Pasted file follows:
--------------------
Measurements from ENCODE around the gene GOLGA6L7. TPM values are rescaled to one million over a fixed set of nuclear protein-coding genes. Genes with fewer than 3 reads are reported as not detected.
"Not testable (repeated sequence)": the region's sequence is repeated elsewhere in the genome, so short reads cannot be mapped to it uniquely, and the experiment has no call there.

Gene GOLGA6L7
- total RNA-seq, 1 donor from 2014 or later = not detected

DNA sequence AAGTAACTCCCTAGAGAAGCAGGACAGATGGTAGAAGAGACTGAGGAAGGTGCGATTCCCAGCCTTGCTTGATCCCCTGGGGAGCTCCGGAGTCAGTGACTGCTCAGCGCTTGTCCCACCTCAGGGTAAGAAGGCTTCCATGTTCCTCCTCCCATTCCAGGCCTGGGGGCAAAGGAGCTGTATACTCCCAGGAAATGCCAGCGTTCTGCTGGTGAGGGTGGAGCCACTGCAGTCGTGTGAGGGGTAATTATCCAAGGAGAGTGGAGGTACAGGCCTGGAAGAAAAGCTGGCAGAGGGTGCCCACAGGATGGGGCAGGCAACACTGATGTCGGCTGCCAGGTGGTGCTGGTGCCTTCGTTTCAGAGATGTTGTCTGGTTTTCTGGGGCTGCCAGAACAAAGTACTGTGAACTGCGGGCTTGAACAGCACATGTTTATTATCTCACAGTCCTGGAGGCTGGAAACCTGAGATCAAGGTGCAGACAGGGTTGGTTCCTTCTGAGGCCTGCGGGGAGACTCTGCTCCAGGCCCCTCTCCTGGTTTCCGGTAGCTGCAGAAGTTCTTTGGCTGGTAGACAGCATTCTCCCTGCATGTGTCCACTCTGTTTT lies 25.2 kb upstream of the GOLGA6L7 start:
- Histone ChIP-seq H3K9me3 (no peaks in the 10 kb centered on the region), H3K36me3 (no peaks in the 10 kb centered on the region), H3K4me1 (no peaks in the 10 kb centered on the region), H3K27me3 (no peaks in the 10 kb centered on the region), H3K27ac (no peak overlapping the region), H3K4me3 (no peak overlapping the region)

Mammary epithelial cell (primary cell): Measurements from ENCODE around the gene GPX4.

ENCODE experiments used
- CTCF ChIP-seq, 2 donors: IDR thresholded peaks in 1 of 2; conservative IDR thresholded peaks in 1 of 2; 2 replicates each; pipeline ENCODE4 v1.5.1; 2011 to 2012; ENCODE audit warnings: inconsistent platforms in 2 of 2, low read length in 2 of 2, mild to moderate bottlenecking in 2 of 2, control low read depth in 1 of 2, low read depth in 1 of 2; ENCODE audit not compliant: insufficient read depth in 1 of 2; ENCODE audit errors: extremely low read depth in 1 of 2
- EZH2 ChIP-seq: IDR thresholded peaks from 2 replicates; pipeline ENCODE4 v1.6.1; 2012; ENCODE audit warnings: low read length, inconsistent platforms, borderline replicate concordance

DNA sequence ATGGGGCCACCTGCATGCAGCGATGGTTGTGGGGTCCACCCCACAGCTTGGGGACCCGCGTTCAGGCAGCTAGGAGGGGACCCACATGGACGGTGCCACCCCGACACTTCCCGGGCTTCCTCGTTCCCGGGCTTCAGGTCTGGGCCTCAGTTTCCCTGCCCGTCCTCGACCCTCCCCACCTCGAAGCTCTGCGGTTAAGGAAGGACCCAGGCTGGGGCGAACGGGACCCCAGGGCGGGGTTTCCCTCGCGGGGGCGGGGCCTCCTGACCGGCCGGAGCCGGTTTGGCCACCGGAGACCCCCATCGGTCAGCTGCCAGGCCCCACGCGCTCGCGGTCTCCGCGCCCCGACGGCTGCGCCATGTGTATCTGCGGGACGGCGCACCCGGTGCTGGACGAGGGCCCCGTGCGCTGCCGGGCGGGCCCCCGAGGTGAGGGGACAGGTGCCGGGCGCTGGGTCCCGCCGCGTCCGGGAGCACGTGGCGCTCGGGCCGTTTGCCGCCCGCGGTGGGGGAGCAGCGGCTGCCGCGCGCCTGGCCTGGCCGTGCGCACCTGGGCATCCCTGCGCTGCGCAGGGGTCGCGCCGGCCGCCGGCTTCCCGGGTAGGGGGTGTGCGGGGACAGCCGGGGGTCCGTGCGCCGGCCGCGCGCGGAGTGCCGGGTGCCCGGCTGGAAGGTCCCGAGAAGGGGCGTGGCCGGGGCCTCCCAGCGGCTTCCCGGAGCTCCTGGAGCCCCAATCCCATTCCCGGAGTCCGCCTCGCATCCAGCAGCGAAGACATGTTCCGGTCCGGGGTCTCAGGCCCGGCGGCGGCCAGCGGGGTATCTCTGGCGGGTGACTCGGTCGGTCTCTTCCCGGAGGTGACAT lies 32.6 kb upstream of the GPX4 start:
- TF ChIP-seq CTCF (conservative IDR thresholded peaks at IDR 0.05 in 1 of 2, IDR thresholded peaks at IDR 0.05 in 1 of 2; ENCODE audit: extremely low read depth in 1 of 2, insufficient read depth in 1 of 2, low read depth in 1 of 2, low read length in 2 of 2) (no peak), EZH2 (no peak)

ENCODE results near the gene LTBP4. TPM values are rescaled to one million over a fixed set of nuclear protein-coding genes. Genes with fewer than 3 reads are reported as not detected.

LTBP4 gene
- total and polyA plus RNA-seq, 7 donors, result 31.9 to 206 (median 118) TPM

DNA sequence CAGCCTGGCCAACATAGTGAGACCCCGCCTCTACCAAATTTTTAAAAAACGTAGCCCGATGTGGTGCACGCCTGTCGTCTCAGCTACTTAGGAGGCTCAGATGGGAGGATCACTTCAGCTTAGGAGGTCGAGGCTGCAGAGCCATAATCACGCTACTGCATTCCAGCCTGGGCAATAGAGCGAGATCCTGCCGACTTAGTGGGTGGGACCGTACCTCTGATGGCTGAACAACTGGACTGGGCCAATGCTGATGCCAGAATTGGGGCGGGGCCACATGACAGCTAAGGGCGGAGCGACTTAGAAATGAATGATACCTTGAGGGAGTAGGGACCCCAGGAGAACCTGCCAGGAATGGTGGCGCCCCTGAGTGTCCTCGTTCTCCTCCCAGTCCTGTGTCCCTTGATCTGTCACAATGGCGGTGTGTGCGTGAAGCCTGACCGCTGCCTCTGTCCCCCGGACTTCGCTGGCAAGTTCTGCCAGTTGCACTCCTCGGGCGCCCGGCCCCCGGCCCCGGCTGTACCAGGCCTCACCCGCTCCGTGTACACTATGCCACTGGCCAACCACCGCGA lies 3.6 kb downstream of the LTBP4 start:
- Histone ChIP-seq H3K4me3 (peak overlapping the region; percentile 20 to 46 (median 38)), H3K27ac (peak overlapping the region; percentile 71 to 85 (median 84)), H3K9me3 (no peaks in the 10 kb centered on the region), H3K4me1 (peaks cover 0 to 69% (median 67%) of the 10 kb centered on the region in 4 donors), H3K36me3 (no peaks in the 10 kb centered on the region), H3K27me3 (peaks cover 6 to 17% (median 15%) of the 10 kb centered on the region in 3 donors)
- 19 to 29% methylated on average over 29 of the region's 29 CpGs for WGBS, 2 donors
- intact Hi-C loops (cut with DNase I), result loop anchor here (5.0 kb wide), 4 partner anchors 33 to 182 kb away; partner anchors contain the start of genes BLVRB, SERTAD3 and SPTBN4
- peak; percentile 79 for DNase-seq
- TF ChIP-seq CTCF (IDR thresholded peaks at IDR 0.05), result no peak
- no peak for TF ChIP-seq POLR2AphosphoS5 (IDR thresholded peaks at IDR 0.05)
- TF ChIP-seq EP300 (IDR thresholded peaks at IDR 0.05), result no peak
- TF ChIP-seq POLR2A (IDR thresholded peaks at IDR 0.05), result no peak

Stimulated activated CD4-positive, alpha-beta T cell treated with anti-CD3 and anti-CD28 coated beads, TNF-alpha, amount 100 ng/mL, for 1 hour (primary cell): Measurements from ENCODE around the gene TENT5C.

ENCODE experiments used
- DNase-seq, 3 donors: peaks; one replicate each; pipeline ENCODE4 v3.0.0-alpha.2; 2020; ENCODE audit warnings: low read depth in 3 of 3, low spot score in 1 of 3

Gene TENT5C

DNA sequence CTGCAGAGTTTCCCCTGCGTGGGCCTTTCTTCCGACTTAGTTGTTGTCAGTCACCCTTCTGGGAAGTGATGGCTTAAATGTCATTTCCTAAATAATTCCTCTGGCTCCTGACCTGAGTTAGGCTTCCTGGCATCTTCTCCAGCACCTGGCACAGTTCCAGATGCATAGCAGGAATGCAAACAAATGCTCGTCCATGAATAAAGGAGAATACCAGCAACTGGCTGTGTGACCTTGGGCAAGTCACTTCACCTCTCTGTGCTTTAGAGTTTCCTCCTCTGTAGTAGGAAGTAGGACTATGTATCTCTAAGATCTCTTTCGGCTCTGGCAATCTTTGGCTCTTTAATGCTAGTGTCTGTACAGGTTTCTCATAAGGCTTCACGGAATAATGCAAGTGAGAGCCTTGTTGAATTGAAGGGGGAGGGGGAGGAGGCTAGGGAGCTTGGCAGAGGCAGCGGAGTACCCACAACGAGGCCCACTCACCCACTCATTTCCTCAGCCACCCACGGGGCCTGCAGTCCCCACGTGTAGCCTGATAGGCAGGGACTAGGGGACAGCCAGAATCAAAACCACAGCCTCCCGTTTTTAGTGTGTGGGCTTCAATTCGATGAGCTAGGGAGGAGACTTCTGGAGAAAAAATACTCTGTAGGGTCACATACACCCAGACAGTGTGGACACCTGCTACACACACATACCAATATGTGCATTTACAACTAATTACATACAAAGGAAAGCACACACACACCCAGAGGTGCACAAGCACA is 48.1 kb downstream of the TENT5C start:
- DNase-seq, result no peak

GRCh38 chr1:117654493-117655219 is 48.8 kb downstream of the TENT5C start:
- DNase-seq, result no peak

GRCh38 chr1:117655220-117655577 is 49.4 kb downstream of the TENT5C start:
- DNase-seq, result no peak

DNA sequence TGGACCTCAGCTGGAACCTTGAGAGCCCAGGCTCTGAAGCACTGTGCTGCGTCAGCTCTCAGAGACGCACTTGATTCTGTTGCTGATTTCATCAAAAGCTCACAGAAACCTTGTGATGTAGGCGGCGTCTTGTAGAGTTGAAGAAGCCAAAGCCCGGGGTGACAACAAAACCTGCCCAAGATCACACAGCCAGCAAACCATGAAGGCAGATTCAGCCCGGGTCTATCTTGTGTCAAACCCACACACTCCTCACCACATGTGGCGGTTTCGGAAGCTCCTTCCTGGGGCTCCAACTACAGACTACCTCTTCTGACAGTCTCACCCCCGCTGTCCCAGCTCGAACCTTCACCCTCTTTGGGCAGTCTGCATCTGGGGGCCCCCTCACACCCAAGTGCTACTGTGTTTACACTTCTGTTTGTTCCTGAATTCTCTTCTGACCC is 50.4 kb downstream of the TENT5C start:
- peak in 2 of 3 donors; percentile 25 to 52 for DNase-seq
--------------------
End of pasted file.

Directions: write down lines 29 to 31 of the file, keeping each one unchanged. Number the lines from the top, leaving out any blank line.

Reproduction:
DNA sequence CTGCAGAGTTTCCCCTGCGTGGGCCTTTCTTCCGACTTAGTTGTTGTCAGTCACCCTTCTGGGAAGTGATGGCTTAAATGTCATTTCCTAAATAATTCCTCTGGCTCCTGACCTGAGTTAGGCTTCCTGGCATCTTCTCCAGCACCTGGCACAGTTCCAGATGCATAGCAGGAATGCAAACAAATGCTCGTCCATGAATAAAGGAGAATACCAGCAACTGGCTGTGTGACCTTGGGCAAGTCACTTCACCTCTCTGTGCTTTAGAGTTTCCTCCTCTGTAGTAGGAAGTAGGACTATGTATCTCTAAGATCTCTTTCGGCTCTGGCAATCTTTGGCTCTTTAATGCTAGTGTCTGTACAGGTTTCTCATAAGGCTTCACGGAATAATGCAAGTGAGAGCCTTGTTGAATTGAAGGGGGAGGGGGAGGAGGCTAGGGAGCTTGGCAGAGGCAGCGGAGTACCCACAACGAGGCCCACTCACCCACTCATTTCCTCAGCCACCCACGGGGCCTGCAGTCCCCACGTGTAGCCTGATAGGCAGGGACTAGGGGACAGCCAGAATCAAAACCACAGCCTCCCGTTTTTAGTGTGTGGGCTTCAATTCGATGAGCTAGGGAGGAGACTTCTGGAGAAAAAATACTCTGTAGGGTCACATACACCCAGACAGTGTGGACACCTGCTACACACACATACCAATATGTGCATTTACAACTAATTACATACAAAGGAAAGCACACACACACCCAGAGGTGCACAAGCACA is 48.1 kb downstream of the TENT5C start:
- DNase-seq, result no peak

GRCh38 chr1:117654493-117655219 is 48.8 kb downstream of the TENT5C start: